An estimated 800 million wellness trips are made every year, and the tourism industry has been quick to respond. Nestled in the Thai resort town of Hua-Hin, Chiva-Som was an early mover in the wellness industry. Krip Rojanastien, chariman and son of the resort's founder tells us about the inspiration behind his beachside wellness retreat.
About 200 kilometres southwest of Bangkok sits one of Thailand’s most prestigious health and wellness resorts. It was founded by Boonchu Rojanastien some 25 years ago when he decided to turn his beach house into a wellness destination, back when wellness was simply called ‘healthy living’, helping to spark a new trend.
“It was one of my father’s passions to share wellness with his relatives, loved ones and close friends,” says Mr Krip Rojanastien, Chairmam of Chiva-Som. “It grew into the idea of a full-fledged wellness destination, which he experienced travelling around Europe. He realised there was an opportunity to combine Western diagnostic skills with Eastern therapies.
“The wellness traditions come from many places across the world, but our philosophy is to bring wellness to the fore and make people realise that wellness is something that is not just a quick fix,” explains Mr Rojanastien. “It’s not like medication and the symptom disappears, and who knows when it will come back. Wellness is a lifestyle.”
Chiva-Som’s guests are truly international, from Europe, the Middle East, Australia, Asia and Africa, and more than half of them are repeat customers. The average guest has been typically in the mid-40s, but this is changing. Increasingly, people in their 20s come, often alone and with a distinct focus. Mr Rojanastien says they become “completely engrossed in the activities and programmes, and pursuing their goals.” At the other end of the spectrum, the resort sees more older people, too, in their 70s and 80s. The experience is not solitary, but one of community and companionship – an experience shared with like-minded people.
Where tradition meets innovation
On offer are traditional therapies and new technologies. “These can quantify results,” says Mr Rojanastien. “How much more flexibility you have in your muscles and tendons and posture, weight loss, drop in blood pressure. We combine traditional therapies with the latest technologies.”
Mr Rojanastien attributes the success of Chiva-Som, and Thailand more broadly, to its welcoming nature, its sincerity and care. “For wellness, care and sincerity top the bill. If someone asks you for advice, they must trust that you are doing it in their best interest and not just trying to make a quick buck.”
While Chiva-Som offers a premium experience, wellness does not always have to be expensive. He adds, “You can live a good wellness lifestyle very reasonably, by eating right, staying balanced, being active, having sufficient rest and recovery.”
A commitment to sustainability
Chiva-Som is extremely conscious of its wider impact on society, ecology and the environment, to the extent that sustainability is part of its DNA. Mr Rojanastien says, “We do it without even thinking about it. Because if we have to think about it, it’s just a project, when it actually should be a way of life.”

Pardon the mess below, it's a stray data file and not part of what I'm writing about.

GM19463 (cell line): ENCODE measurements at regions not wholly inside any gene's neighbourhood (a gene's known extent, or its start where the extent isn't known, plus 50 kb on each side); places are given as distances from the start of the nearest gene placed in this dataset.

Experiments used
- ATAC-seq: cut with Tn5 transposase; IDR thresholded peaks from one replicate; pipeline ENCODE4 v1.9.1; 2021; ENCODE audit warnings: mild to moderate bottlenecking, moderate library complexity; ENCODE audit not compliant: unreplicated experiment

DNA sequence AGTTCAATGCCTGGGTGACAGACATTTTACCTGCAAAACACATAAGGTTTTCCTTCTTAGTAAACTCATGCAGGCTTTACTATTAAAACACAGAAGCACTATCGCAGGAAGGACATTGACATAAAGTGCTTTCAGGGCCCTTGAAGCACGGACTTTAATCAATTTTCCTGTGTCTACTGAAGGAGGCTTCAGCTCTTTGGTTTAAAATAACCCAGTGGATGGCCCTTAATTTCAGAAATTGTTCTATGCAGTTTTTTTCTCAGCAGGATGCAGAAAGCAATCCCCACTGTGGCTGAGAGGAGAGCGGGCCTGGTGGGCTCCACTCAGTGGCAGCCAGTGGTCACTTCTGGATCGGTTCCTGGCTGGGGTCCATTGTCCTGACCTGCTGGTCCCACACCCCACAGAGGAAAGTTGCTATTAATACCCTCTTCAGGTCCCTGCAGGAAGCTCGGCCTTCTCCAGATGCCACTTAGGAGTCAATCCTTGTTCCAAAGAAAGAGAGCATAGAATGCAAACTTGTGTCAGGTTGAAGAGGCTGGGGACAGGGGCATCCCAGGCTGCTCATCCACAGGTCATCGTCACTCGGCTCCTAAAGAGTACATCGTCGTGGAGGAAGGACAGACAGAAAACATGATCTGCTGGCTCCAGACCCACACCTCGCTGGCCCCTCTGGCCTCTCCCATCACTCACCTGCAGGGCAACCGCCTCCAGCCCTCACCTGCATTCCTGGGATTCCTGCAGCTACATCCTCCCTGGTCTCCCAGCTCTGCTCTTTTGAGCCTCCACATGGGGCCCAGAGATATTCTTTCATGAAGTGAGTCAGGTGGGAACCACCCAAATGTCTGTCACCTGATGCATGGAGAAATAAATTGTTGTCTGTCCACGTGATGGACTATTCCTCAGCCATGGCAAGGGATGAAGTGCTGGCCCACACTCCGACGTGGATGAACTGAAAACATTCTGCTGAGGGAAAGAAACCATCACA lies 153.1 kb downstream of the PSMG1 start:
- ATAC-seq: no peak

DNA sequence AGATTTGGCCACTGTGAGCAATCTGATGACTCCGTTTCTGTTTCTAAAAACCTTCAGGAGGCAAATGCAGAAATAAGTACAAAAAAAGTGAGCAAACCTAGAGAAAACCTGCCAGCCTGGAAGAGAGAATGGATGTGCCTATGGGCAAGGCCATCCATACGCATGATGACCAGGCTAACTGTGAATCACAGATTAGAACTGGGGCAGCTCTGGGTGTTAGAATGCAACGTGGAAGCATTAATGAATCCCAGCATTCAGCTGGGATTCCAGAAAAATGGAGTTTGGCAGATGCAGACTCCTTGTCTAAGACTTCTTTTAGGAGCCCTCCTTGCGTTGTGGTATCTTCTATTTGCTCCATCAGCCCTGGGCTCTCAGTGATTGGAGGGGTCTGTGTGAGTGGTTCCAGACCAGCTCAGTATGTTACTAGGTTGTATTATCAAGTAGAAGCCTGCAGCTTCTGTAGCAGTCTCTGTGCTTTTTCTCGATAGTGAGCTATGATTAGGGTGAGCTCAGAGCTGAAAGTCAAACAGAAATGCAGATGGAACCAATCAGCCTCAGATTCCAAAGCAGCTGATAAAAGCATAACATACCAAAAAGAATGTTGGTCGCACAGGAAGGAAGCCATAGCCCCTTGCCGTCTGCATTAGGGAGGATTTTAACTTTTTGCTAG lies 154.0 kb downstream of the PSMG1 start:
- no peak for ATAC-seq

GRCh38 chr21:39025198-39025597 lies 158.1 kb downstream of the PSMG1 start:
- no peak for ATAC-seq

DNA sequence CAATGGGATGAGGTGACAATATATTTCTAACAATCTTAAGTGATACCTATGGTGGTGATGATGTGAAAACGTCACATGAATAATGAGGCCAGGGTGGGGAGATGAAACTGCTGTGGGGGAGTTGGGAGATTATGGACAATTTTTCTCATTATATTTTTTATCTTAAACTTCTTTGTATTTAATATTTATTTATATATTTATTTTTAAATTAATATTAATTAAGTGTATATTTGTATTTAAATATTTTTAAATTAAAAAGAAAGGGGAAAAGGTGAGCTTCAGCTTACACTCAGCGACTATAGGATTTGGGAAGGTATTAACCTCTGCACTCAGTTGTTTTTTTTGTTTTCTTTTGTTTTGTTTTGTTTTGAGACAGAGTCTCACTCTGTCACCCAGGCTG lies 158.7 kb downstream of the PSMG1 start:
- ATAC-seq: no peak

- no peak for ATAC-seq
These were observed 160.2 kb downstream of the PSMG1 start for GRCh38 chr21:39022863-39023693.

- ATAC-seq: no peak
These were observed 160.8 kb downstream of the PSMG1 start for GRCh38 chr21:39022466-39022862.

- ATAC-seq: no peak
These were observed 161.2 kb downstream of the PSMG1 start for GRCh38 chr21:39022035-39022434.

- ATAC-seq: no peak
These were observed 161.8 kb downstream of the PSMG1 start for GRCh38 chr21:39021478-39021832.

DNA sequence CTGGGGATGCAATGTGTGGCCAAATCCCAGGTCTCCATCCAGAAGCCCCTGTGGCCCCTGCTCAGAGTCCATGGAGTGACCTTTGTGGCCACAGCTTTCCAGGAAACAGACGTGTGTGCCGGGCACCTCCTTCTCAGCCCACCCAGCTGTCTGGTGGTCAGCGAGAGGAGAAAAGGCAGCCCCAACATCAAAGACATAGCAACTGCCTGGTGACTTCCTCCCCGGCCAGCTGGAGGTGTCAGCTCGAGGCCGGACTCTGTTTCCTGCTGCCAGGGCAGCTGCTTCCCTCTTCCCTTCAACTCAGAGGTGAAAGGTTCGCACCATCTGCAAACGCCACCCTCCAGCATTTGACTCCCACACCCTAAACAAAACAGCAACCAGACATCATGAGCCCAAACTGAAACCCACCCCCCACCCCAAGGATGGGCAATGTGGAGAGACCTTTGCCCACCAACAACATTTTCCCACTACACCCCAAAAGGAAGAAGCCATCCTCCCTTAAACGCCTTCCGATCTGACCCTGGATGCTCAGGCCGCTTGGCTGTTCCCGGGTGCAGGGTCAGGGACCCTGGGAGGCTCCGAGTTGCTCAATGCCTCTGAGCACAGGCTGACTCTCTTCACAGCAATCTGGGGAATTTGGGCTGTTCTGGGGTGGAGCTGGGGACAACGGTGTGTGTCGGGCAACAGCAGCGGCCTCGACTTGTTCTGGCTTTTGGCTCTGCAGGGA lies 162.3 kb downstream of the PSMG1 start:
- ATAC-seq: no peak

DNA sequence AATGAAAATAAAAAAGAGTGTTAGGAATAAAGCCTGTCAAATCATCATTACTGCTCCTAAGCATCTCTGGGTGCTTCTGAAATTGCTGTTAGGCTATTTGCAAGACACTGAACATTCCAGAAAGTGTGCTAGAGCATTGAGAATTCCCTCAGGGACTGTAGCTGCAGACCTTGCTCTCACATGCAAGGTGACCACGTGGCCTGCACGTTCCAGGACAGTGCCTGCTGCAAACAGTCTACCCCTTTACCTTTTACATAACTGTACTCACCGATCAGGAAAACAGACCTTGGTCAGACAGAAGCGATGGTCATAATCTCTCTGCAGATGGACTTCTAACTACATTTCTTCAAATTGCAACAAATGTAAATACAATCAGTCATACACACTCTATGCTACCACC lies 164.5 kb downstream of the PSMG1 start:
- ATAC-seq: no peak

Sustainability is integral to a well-rounded wellness experience. “You can’t help someone achieve personal wellness without environmental wellness, or if he is in a toxic environment,” he adds. Within Chiva-Som there is waste-water treatment, recycling, alternative energy and efficiency, and organic gardens for the kitchen.
You can’t help someone achieve personal wellness without environmental wellness.
This conscientiousness extends outside the resort. “We want to contribute to the environment, quality of life, and engage with the community. We send out teams to teach local school children about nutrition, hygiene, fitness, and we are growing a mangrove forest about 2.5 kilometres from the resort.”
Another example is a patch of neglected land in the heart of the town of Hua Hin, owned by a local temple. Chiva-Som approached the temple with the plan to create a green area for the city. It then sought approval from the local government, before undertaking a referendum of local people. All parties were fully supportive and empowered them to manage the seven-acre area. It is now the home of 5,000 trees, with a full ecosystem of different species of plants and birds. It is also a place where local inhabitants can come and enjoy with their families free of charge. “The children can experience and understand the ecosystem and understand how fragile the system is, and share that knowledge with their community,” says Mr Rojanastien.
While Chiva-Som is marketing its offering internationally, its approach is mindful and meticulous. Mr Rojanastien explains, “We think there is an optimal size for every business. Resources are so precious, we must nurture and protect them. If we have to cut down trees to build a resort, how do we achieve sustainability? If we have to choose between quality and scale, we will choose quality without a doubt.”
For all his successes, Mr Rojanastien says he is most proud of bringing “holistic wellness to the fore among the general population. “It is a lifestyle, not a temporary solution. It is something you must commit to without even thinking. Staying with it is key. As our founder said, ‘Above all, enjoy your life’.”
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